Document Type


Date of Degree

Fall 2013

Degree Name

PhD (Doctor of Philosophy)

Degree In

Educational Policy and Leadership Studies

First Advisor

An, Brian P.

First Committee Member

Paulsen, Michael B.

Second Committee Member

Bills, David B.

Third Committee Member

Pascarella, Ernest T.

Fourth Committee Member

Noonan, Mary C.


Graduate students represent 15% of the students and one-third of the graduates of colleges and universities across the United States. They are leading thinkers in higher education institutions and businesses across the country and around the world. In many fields, such as law, graduate or professional school is required for entry-level employment, whereas in other fields, such as business, graduate education may enhance performance and opportunities for promotion.

The educational stratification and college-choice literature document the influence of family background (distal family) on educational attainment. These literatures focus on the traditional undergraduate student without considering the different preferences and responsibilities (context) of potential graduate students considering enrollment. Potential graduate students are often older than high school students making a college choice, are independent from their parents, and may have a spouse and children (proximal family) at the forefront of their educational plans.

This dissertation builds on the educational stratification and college-choice literature by considering post-baccalaureate (graduate) enrollment specifically. This study explores the effects of marriage, parenthood, and any corresponding gender effects on whether and when a bachelor's degree recipient enrolls in graduate education.

To investigate these proximal family effects and gender effects, I analyzed data from the National Center for Education Statistics' Baccalaureate and Beyond Longitudinal Study 1993/03--a longitudinal study that surveyed over 11,000 students at the time of their bachelor's degree completion and three additional times over 10 years.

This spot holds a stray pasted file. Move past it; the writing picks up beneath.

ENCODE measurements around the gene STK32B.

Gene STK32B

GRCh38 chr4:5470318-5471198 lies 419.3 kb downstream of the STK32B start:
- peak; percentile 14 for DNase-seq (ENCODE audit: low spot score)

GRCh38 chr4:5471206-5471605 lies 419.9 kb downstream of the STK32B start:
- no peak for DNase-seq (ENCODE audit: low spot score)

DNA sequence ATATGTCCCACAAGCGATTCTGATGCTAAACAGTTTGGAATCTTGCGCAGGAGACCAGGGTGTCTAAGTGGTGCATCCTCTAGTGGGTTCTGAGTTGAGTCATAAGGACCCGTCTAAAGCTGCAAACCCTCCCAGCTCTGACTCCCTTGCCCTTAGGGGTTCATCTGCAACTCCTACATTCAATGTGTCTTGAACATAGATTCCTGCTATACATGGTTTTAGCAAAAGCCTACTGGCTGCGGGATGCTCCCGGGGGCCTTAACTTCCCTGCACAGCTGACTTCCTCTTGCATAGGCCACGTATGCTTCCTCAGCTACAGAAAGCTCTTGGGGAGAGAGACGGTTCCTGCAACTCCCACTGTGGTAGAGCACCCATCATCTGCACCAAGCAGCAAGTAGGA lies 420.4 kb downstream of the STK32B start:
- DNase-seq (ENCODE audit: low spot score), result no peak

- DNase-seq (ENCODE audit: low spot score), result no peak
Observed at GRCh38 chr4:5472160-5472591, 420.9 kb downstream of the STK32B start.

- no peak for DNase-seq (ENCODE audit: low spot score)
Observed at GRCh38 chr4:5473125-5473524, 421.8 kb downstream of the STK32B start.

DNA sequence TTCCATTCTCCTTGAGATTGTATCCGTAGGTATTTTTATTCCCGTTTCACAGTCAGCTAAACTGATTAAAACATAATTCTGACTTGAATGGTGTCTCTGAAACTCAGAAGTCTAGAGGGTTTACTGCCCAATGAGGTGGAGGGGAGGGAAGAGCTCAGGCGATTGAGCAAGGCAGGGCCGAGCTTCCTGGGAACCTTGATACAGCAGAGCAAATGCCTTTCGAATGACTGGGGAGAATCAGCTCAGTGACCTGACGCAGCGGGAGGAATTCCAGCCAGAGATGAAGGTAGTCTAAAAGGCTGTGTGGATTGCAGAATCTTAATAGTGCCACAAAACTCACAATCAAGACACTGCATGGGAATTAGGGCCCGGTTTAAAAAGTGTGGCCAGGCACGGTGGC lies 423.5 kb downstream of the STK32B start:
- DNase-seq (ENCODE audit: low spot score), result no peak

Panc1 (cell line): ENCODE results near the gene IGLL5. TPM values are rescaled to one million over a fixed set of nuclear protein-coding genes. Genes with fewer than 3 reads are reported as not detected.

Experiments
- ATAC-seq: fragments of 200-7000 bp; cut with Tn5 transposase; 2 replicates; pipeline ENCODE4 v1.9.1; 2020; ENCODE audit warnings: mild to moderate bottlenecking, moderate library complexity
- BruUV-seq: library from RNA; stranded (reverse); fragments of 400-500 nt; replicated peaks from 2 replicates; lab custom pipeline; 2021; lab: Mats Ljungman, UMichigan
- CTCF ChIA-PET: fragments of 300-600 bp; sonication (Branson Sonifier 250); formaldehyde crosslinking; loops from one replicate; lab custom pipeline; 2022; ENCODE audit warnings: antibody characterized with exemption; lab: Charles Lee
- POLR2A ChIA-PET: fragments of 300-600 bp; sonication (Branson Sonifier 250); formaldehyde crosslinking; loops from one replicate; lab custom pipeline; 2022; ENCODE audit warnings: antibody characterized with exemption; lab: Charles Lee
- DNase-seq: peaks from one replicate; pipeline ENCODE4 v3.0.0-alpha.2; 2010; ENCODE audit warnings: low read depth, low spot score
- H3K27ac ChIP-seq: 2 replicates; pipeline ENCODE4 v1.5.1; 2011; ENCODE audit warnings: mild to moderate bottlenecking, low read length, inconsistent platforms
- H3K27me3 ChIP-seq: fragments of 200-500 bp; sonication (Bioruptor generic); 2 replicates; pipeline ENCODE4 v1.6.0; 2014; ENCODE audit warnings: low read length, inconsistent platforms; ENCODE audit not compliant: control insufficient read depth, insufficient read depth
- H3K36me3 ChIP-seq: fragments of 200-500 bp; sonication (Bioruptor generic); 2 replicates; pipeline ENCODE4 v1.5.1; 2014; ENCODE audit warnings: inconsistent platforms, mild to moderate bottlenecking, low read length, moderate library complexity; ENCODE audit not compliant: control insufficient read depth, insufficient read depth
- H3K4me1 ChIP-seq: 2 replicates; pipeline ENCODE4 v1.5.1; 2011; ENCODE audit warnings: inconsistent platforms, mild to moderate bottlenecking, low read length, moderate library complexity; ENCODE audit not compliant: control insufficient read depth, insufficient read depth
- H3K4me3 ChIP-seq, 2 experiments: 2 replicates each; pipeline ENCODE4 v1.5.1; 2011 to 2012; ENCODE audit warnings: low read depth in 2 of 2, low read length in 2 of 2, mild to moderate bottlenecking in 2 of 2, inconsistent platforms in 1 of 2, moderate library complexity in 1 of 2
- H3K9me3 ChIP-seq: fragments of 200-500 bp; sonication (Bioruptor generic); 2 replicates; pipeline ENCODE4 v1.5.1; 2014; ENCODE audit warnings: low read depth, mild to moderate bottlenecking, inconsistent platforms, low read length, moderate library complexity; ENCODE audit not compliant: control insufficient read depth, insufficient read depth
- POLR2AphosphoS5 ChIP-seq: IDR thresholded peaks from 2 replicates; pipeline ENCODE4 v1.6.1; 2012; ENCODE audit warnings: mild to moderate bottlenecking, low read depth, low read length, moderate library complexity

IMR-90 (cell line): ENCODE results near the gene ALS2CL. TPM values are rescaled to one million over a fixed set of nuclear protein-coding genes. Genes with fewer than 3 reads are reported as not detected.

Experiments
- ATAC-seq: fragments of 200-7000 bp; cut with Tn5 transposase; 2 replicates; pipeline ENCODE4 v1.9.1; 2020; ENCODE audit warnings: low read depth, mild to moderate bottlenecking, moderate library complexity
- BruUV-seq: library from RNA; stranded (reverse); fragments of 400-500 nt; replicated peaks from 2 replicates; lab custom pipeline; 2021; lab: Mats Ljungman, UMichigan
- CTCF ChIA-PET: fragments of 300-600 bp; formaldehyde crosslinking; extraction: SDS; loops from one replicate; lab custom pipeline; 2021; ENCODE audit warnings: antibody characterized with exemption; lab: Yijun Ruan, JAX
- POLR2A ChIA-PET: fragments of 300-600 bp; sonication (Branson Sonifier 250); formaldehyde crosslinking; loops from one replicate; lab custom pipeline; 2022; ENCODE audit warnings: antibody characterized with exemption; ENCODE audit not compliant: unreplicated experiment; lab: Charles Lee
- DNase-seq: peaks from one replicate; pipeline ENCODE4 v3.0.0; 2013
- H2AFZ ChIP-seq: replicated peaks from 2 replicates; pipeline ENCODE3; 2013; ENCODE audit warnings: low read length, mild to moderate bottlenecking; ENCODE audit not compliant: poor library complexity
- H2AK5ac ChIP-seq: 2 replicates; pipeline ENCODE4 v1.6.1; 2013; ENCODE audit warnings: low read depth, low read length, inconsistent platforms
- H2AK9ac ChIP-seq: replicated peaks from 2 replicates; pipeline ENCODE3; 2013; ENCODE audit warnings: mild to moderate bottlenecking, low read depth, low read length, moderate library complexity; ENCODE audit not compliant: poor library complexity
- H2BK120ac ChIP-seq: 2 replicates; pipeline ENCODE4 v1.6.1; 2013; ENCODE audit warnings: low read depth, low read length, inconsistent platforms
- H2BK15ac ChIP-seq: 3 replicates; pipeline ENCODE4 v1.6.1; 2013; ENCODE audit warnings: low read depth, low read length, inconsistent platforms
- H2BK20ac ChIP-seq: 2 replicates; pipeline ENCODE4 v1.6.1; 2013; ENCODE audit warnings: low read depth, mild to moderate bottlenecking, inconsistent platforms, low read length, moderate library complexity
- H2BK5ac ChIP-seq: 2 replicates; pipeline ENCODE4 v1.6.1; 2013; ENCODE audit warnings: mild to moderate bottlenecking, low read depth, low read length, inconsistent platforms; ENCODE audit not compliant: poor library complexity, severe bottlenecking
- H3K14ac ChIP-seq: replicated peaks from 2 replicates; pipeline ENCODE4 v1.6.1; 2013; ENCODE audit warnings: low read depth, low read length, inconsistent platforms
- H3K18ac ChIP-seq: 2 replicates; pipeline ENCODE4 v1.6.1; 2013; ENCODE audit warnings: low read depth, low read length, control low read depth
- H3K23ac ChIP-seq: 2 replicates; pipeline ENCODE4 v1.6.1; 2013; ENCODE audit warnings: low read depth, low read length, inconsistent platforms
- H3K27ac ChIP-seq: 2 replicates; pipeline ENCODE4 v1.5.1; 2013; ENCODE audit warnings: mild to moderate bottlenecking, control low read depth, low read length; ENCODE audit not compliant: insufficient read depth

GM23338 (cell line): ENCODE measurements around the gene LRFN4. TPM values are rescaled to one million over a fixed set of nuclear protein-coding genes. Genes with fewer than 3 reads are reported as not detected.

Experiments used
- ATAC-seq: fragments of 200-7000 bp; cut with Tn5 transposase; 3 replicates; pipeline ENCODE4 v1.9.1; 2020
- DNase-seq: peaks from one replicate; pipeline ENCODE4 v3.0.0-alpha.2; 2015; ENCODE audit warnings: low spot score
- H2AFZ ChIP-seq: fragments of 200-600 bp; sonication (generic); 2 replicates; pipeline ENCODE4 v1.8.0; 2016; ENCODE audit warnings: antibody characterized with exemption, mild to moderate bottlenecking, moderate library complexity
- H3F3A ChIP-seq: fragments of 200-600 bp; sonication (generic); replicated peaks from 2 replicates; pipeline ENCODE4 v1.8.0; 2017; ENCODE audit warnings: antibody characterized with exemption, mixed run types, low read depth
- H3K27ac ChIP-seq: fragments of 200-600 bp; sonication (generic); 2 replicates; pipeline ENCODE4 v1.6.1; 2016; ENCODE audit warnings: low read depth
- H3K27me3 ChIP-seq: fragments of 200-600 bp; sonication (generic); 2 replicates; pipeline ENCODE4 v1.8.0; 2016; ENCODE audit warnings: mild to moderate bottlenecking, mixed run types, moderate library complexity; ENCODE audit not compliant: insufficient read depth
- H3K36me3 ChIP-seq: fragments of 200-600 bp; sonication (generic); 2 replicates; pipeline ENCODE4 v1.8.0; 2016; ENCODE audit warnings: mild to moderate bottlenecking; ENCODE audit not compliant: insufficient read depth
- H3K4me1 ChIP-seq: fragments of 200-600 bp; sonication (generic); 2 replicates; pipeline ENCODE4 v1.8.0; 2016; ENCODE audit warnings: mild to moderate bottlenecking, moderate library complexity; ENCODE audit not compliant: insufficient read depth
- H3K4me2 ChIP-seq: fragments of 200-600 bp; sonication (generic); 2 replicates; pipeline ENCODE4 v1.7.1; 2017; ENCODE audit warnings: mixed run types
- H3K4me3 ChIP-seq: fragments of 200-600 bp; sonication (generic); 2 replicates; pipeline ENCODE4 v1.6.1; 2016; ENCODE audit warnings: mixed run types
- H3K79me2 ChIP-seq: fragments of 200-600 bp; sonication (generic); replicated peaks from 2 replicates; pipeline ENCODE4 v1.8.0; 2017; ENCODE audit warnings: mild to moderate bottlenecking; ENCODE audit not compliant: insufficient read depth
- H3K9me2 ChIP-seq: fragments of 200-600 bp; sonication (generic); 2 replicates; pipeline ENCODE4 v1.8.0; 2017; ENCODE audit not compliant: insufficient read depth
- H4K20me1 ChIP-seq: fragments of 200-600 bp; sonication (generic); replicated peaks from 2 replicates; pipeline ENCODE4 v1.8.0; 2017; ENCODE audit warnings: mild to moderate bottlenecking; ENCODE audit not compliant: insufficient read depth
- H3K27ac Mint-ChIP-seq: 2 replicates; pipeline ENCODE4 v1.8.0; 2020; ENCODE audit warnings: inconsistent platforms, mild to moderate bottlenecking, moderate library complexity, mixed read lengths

Using survival analysis (event history analysis), I measured the amount of time between baccalaureate degree completion and first graduate enrollment. Using this measure, I compared differences in the odds of graduate enrollment and timing of graduate enrollment based on marital status, parental status, and gender.

Overall, more women than men enrolled in graduate education, and men enrolled sooner than women. The results showed that being a parent had a negative effect on if and when an individual enrolled in graduate school. Being married also had a negative effect on if and when an individual enrolled in graduate school, with married men experiencing a slightly stronger negative effect than married women. The combined effect of being married and being a parent had the strongest negative effect on graduate enrollment for men and women, but more so for women.

By better understanding graduate college choice, institutions can more effectively use resources and improve the opportunities and experiences for graduate students and, specifically, graduate students with families. Minimizing barriers to entry may level the playing field between graduate degree aspirants with families and those without families.


college choice, educational stratification, event history analysis, family background, graduate enrollment, survival analysis


x, 99 pages


Includes bibliographical references (pages 94-99).


Copyright 2013 Michelle Kronfeld